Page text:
The government of Botswana has admitted to granting fracking licences in the southern African nation after a documentary exposed operations authorities had previously denied.
According to the film The High Cost of Cheap Gas, those activities are happening in environmentally sensitive areas, including the country’s Kalahari National Park, home to one of the world’s largest elephant herds and a well-known tourist destination.
Global reaction to the news was immediate:
The documentary forced Botswana’s government last week to issue a press release addressing some of those concerns.
“No current operations have been given permission to conduct hydraulic fracking…. Permission has, however, been given in some instances in the past for the use of industrial explosives in sub-surface fracturing, which some may view as a type of ‘fracking'”, was the official answer.
Documentary maker, American journalist Jeffrey Barbee, has clarified his work is not anti-fracking. He said he just wanted Botswana’s people to have the opportunity to debate the issue with their leaders.
In an interview with The Citizen, Barbee said he was ‘blown away’ when he realized the people of Botswana didn’t seem to know anything about fracking, nor that it was already happening in their land.
Hydraulic fracturing, or fracking, is a technique that uses high-pressure water and chemicals to break underground rocks and release oil or gas. Opponents claim it generates air pollution and can contaminate water. Fracking enthusiasts, in turn, say it is safe practice that creates jobs, while addressing energy needs.
You can watch a preview of the documentary here:
Image by Jon Rawlinson
PARLIAMENTARY BRIEF ON THE SO-CALLED FRACKING ACTIVITIES IN COAL BED METHANE OPERATIONS IN BOTSWANA
Delivered by the Minister of Minerals, Energy and Water Resources, the Hon. Kitso Mokaila, 25 November 2013
Madam Speaker, over the past week a number of publications appeared in the local and foreign media making allegations about ‘fracking’ activities being carried out in our country, including the Central Kalahari Game Reserve (CKGR). ‘Fracking’ is a slang term used to describe processes involving sub-surface fracturing of rocks, usually through the injection of fluids to facilitate the flow of
Government through the Ministry of Minerals, Energy and Water Resources responded by confirming that the Minister of Minerals, Energy and Water Resources, has not issued any mining licence for shale gas or coal bed methane operations in Botswana. However, several prospecting licences (PL) for coal bed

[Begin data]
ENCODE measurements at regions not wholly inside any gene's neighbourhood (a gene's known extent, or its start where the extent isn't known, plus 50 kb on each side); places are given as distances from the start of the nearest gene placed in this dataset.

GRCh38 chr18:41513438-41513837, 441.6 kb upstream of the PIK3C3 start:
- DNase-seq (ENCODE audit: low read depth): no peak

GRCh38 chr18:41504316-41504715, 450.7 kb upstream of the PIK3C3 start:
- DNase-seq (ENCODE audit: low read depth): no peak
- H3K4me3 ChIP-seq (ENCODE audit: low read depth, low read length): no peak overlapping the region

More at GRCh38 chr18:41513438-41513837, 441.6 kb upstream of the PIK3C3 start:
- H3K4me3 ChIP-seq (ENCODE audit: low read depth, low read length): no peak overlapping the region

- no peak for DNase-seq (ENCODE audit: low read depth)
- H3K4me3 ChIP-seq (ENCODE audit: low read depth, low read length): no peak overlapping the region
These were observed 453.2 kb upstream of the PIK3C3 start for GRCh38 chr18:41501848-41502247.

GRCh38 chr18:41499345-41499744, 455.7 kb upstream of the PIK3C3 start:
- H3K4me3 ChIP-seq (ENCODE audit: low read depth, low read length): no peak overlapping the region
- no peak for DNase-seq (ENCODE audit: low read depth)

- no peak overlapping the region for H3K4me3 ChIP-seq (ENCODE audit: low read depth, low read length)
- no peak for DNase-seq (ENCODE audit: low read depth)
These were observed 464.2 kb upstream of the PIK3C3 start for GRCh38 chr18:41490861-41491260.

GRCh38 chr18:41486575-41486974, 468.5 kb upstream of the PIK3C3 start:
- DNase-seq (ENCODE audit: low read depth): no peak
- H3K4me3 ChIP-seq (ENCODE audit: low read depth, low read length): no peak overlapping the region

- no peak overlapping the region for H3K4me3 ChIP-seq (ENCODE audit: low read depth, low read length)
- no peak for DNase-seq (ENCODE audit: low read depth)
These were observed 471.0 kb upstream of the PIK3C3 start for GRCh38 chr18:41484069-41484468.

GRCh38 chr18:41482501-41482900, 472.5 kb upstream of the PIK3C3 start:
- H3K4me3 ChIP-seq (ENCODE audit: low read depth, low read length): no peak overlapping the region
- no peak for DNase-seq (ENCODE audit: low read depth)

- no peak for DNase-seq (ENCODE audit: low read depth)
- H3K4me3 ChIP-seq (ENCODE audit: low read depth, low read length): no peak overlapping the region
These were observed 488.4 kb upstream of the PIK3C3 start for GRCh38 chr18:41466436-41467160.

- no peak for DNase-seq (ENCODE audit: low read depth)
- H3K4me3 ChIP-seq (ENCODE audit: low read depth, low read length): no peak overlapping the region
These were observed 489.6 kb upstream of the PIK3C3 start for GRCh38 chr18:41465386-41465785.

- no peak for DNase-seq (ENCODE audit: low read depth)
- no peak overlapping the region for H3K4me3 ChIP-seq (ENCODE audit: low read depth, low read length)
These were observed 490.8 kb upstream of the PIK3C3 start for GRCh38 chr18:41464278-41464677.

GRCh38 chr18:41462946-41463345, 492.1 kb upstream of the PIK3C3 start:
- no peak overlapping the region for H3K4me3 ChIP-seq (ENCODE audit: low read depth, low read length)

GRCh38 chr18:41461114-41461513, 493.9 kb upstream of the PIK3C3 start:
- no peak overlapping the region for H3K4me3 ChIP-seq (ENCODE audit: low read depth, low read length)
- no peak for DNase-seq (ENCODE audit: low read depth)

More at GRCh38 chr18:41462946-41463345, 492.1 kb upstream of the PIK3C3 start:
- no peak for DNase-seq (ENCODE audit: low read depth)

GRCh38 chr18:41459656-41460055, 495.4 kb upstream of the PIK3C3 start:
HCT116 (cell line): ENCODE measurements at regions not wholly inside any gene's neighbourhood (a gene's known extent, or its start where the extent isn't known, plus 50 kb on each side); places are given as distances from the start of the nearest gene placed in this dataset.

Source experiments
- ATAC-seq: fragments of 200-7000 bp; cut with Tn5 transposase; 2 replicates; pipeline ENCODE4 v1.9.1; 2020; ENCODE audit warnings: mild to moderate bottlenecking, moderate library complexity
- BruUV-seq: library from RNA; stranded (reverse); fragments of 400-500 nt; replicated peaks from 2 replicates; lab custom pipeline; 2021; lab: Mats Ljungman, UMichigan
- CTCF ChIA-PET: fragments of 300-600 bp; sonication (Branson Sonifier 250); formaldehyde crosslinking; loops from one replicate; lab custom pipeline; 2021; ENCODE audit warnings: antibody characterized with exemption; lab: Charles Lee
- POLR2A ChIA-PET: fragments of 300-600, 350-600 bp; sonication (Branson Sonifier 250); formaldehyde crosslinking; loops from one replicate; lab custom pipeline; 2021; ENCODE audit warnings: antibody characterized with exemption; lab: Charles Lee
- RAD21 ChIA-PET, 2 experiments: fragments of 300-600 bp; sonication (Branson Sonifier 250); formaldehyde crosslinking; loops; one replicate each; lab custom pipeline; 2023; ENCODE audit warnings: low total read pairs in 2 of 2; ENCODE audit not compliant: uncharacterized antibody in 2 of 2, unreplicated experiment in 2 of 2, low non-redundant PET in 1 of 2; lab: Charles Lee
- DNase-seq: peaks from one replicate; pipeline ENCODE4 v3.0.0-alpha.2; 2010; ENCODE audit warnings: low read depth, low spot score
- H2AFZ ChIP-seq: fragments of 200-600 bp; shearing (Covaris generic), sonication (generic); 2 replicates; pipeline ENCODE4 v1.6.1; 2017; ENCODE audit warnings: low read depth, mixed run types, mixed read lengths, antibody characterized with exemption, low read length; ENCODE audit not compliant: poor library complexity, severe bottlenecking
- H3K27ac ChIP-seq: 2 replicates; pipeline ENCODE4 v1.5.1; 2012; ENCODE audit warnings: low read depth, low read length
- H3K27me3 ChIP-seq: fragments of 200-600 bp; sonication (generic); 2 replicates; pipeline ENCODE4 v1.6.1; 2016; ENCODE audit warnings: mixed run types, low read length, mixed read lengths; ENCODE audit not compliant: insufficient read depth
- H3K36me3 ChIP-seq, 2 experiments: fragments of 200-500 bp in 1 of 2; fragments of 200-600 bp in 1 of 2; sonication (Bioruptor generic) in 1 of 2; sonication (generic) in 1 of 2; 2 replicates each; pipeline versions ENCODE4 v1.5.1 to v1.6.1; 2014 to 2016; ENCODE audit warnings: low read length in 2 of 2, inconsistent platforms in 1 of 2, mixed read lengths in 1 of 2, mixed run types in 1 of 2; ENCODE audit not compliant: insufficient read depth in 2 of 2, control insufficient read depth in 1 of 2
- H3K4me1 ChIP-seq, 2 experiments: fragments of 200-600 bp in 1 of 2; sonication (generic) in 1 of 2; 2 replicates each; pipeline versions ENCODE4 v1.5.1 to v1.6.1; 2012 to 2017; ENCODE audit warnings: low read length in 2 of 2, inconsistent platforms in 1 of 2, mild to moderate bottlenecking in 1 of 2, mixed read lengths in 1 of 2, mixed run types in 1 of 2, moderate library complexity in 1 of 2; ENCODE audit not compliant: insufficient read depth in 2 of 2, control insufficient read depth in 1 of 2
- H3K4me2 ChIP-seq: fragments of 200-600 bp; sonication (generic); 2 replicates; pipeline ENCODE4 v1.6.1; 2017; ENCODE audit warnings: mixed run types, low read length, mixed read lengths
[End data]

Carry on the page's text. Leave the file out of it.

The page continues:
methane (CBM) and petroleum were issued in different parts of the country and a
few of those fall within the Central Kalahari Game Reserve (CKGR).
Madam Speaker, between 2001 and 2003, the Department of Geological Survey undertook and successfully completed a preliminary CBM exploration study. The main objective of the study was to assess the availability and the potential for
development of natural gas resources associated with the coal-bearing sequences of the Kalahari Karoo Basin. The results of this study stimulated private investment in CBM prospecting in Botswana. As at end of September 2012 there were a total of 121 Prospecting Licences granted for energy minerals (for coal and CBM). The number has since reduced to 88 as of October 2013. This reduction is mostly the licences within the CKGR which were cancelled or relinquished. The maps showing prospecting licences are published in print and electronic as public documents and therefore the issue of secrecy does not arise as alleged by the media.
Madam Speaker, there is a lot of confusion regarding the terms Shale Gas and Coal Bed Methane, along with an array of other terms. Shale Gas is defined as a natural gas produced from a rock formation called shale. Shale has low permeability, so gas production in commercial quantities requires stimulation by fracturing (or so called fracking) to provide permeability for the gas to flow out.
Coal Bed Methane (CBM), also sometimes known as sweet gas, coal bed gas, or coal seam gas, is a form of natural gas extracted from coal beds. To extract the gas, a steel-encased hole is drilled into the coal seam (at least 400 meters below
ground) and pressure within the coal seams brings water and gas to the surface for extraction.